Media coverage of the current disaster has highlighted the Chinese government’s response and the PLA’s crucial role in relief work. A few reports, however, show that private citizens are responding to the disaster in impressive numbers as well. The People’s Daily reported that by Wednesday Beijingers had filled the city’s blood bank, so hundreds of additional would-be donors were asked to leave their cell phone numbers and wait until more blood was needed. The Guardian observed that wads of cash and piles of donated food and water are being driven into Sichuan not only by army vehicles, but by private or company-owned cars “adorned with red banners proclaiming the names of the donor company or work unit.” The LA Times reported that although the government “has at times warned do-gooders to stay clear and let the army and police do their jobs,” Chinese individuals and businesses have continued to play an active role in relief efforts. “The outpouring of help from the people and the speed with which many groups became involved underscored a fundamental shift in recent years as more individuals and companies take the initiative, eroding the traditional government-led approach,” comments the Times (5/15). In a particularly vivid example of citizen activism, this Wednesday a group of eighteen mountaineers from Beijing, among them doctors and business owners, flew to a quake-stricken country to rescue victims by putting their survival skills into practice, thus following in the footsteps of the late-Qing literati who traveled to northern provinces to distribute relief (China Daily, 5/15).

Chinese philanthropists leapt into action in the 1870s because by that point the beleaguered late-Qing government no longer had the resources to carry out the type of massive relief campaign that Confucian rhetoric and eighteenth-century precedent demanded. The current PRC state, in contrast, is a strong state that thus far has proved to be quite capable of conducting a highly effective relief effort. The degree of initiative displayed by non-state actors during this crisis, however, demonstrates that the state no longer fully controls—and perhaps no longer feels a need to fully control—individual and company-sponsored relief efforts. The late-Qing government reluctantly allowed foreign relief workers—many of them Anglo-American missionaries—and Jiangnan philanthropists to distribute relief in famine areas because by the 1870s it was simply too weak to deal with a major crisis by itself. The present Chinese government, on the contrary, appears to be accepting foreign rescue teams and private initiative from a position of relative strength. The assistance of Japanese relief workers or Chinese citizens is no longer viewed primarily as a threat to an insecure state, but as a way to improve ties with neighbors and further unify the nation.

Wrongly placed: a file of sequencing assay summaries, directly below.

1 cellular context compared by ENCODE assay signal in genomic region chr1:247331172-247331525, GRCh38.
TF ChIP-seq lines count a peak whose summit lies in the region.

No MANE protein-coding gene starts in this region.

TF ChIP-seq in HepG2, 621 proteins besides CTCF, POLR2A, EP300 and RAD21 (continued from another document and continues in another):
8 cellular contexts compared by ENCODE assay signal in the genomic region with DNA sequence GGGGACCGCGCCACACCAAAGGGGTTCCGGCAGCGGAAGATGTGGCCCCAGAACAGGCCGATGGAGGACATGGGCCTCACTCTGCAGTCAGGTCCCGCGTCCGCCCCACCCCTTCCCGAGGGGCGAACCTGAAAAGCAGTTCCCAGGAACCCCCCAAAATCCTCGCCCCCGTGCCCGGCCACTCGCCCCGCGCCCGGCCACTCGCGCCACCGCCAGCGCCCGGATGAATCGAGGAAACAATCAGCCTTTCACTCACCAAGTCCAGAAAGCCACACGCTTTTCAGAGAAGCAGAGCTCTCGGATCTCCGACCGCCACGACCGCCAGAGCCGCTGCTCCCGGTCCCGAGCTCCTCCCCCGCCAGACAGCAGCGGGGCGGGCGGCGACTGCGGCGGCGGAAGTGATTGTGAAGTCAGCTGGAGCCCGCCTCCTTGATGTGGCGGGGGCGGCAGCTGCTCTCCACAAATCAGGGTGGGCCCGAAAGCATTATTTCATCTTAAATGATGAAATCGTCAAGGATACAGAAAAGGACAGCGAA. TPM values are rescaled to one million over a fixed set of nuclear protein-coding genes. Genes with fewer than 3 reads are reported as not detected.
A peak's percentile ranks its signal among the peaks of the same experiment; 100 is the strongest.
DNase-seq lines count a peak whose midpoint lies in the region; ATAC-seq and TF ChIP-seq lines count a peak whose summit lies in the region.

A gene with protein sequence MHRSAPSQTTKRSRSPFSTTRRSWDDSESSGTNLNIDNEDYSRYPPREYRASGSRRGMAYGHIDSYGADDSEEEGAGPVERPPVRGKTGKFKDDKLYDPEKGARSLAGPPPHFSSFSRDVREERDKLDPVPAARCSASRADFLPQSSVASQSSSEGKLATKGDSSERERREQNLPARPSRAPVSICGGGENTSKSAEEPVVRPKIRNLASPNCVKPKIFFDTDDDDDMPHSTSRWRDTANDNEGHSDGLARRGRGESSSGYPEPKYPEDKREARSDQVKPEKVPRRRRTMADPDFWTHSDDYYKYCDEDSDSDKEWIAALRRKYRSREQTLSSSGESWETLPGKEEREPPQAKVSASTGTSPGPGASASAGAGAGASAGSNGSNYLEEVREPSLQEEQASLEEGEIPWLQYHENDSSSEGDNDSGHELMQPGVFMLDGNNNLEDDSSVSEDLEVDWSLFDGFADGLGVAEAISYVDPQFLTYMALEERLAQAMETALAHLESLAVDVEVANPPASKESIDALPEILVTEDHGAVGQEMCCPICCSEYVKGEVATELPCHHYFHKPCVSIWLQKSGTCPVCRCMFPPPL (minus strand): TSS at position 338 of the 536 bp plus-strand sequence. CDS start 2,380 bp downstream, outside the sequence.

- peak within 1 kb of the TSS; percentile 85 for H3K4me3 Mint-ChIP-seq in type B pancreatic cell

Further Reading On the Great Leap Famine:
Carl Riskin, “Seven Questions about the Chinese Famine of 1959-61,” China Economic Review 9.2 (1998).
Thomas Bernstein, “Mao Zedong and the Famine of 1959-60: A Study in Willfulness,” China Quarterly 186 (2006).

Kathryn Edgerton-Tarpley is Associate Professor of History at San Diego State University. Her first book, Tears from Iron: Cultural Responses to Famine in Nineteenth-Century China, was published by the University of California Press this March. She is currently beginning a new research project on popular memory of the Great Leap Famine of 1959-1961.


History of Chinese Red Cross: Part I

We asked Caroline Reeves of Emmanuel College’s history department to do a two-part guest posting for us that puts the current actions of the Chinese Red Cross into historical context. Reeves has conducted extensive research on the history of the Chinese Red Cross and late Qing and twentieth century Chinese relief work.

By Caroline Reeves

Among the scenes of devastation—small bodies in shrouds; crumpled buildings and bridges; dazed survivors—another image flashes across the screen: something familiar, something reassuring to international viewers. Out of the chaos appears the symbol of the Red Cross, on the arm of a medic, on the side of an ambulance: a sign that there might be some hope—or at least some comfort—for these victims of China’s horrific earthquake.

As we watch the unreal footage of a natural disaster that has, so far, claimed almost 30,000 lives, we are brought back to our own comfort zone by the presence of that familiar symbol, the Red Cross. This is something we “know,” something that needs no translation from cryptic Chinese into English, or German, or whatever our language. But what we are looking at is not “our” Red Cross, but the Red Cross Society of China, Zhongguo Hongshizihui (RCSC). This is an organization with its own history and its own imperatives, a Society whose background gives us important insights into the China we cannot pull our eyes away from today.